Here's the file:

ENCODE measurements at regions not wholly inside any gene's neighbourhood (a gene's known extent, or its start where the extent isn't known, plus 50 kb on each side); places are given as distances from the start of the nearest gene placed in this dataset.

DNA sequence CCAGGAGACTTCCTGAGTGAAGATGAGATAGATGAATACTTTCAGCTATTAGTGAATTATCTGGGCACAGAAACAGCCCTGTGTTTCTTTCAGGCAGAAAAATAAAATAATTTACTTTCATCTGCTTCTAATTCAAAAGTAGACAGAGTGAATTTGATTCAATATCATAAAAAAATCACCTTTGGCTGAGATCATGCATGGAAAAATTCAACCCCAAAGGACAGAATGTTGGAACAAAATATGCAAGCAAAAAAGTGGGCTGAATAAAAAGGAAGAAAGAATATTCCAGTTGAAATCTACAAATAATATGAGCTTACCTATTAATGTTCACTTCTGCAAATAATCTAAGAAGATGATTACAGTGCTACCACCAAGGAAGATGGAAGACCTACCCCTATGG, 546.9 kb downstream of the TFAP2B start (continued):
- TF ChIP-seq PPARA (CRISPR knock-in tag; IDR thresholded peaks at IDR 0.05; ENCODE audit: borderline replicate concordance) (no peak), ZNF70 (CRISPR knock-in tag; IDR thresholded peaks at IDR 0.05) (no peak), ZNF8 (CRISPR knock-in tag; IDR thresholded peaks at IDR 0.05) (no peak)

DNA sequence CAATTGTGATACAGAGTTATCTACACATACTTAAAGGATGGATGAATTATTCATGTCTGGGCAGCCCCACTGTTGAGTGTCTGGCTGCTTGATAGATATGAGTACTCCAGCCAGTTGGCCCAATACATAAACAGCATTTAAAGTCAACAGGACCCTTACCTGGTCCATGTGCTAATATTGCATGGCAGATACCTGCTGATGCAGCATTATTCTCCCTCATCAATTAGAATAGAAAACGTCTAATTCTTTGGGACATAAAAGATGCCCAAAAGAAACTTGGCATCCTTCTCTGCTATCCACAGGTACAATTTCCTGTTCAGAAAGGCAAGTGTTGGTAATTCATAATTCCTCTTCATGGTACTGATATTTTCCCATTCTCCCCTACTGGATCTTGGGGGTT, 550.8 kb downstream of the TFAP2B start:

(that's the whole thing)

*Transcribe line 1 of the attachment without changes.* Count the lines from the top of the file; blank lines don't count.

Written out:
ENCODE measurements at regions not wholly inside any gene's neighbourhood (a gene's known extent, or its start where the extent isn't known, plus 50 kb on each side); places are given as distances from the start of the nearest gene placed in this dataset.